University of Portsmouth
28th - 30th June 2017
The theme of BUIRA 2017 is the Changing Face of Industrial Relations: New Borders, New Frontiers. The conference will take place a little over a year after a referendum which resulted in a narrow vote in favour of the UK leaving the European Union (EU). Therefore it will provide an ideal opportunity for participants not only to explore and discuss the future of industrial relations in the UK outside of the EU, but also to consider the portents for industrial relations in Europe and around the world in general. New borders may be springing up, and existing borders hardening, but the frontiers of industrial relations continue to be pushed back, and extended, in some notable ways.
Linked to the rise of right-wing populist politics in many parts of Europe, borders between countries have hardened. To what extent, and in what ways, is it now appropriate to contemplate the implications of further European disintegration for industrial relations, rather than integration? 2017 marks the tenth anniversary of the financial crisis. How far has industrial relations been transformed in Europe under conditions of austerity? To what extent do the ‘European social model’ and the EU’s ‘social dimension’ offer an alternative to a neo-liberal paradigm that has been responsible for a dearth of high quality jobs?
To a large extent, the UK vote to leave the EU reflected discontent about stagnant living standards, growing labour commodification, and the adverse consequences of austerity, which many people, influenced by a partisan media, blamed on EU migration. We have seen the rise of irregular working arrangements (including zero-hour contracts), precarious employment, and bogus self-employment, often associated with the rise of the ‘gig economy’. Yet unions and civil society organizations have made considerable efforts to represent, organize and mobilize workers at the sharp end of labour market change. Workers in the ‘gig economy’ are prepared to challenge employers, often in resourceful and imaginative ways, highlighting the continued relevance of labour conflict. What are the prospects for re-regulating industrial relations, and how does re-regulation manifest itself? In the UK, Theresa May’s government has talked about doing more to reduce inequality, putting workers’ representatives on company boards, and tackling abusive working practices.
Yet this coexists with the recently enacted Trade Union Act 2016 which imposes significant additional restrictions on unions. What, then, is the significance of governmental efforts to re-regulate relations? What are the main trends in respect of multi-level regulation? What is the future of supranational regulation in a clearly ailing EU? And how can we better understand global labour governance arrangements?
In discussing questions like these, participants at BUIRA 2017 will play a key part in exploring the changing face of industrial relations. The frontiers of industrial relations as a field of study continue to expand, providing crucial insights into work, employment, and employment relations in twenty-first century societies. We look forward to receiving submissions that reflect this. Although we welcome papers that concern any area of industrial relations, papers concerning topics under the following three headings will be particularly welcome:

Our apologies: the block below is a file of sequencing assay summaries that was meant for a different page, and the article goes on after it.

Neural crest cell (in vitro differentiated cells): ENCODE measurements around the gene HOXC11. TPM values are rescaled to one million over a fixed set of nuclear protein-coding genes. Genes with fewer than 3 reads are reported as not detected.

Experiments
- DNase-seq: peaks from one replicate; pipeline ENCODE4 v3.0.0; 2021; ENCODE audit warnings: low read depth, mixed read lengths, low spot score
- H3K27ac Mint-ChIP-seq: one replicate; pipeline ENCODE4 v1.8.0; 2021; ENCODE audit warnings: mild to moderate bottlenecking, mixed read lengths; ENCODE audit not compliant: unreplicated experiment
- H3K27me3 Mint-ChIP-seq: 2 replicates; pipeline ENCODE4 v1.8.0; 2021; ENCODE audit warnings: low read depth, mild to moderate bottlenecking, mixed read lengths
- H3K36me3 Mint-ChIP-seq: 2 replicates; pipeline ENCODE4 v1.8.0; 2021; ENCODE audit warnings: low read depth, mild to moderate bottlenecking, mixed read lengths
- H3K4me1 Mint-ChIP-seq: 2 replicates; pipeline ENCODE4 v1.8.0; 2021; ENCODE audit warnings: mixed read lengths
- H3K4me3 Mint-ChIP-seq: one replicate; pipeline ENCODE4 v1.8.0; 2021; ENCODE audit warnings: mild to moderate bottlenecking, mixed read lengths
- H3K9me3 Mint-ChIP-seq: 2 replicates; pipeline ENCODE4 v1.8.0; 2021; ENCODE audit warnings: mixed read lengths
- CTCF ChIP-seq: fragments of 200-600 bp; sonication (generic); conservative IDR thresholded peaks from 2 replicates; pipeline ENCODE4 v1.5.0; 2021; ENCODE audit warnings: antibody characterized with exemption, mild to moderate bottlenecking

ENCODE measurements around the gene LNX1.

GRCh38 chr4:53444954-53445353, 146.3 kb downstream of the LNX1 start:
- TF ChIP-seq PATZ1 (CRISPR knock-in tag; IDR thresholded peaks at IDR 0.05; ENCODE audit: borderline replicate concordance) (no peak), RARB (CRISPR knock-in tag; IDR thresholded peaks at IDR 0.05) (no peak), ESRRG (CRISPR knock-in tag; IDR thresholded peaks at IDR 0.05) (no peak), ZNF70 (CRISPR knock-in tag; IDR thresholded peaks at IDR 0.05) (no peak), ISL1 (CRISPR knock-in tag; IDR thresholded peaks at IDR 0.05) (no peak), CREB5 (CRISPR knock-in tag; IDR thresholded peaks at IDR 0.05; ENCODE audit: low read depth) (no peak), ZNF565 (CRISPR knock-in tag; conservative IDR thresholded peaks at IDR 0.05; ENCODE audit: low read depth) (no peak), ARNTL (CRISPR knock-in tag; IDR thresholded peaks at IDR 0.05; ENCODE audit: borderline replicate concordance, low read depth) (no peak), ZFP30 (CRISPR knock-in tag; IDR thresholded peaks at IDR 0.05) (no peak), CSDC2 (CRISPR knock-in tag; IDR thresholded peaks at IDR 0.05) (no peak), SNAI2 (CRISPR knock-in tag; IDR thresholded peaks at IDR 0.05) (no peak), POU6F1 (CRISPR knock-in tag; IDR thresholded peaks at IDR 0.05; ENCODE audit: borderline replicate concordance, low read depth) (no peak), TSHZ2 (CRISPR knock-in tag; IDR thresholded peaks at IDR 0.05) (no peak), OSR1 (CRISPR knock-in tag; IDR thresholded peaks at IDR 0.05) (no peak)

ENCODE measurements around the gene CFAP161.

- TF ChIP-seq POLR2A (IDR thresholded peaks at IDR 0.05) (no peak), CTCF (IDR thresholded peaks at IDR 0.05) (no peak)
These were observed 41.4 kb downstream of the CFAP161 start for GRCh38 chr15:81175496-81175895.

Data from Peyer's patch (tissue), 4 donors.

The changing face of industrial relations: a decade of austerity - the crisis and industrial relations in Europe, 2007-17; public sector industrial relations in a time of austerity; managing industrial relations in a financialized, market economy; ‘commodified’ labour – irregular work, precarious employment and bogus self-employment; the changing nature of work and employment; jobs, skills and the quality of work in the low-pay economy; the impact of the National Living Wage; social class, equality and diversity in industrial relations.
New borders in industrial relations: the prospects of European (dis)integration for industrial relations; the politics of the European social model; labour mobility and migrant workers; re-regulating industrial relations – at national, sub-national and supra-national level; devolved government and industrial relations; global labour governance arrangements; the activities of labour movements across national borders
New frontiers in industrial relations: digitalization and digital labour – implications for work, workers, and societies; working, managing and organizing in the ‘gig economy’; new, neglected and emerging actors in employment relations; new and emerging manifestations of labour conflict.
Empirical (both quantitative and qualitative), analytical, conceptual and methodological papers are all welcome. We would particularly appreciate submissions from early career researchers and doctoral students.
Abstracts of papers should be submitted via the BUIRA website via this link.
Deadline for submission of abstracts: 17th February 2017.
Abstracts are refereed anonymously by BUIRA Executive Committee members.
Decisions will be notified by late March 2017.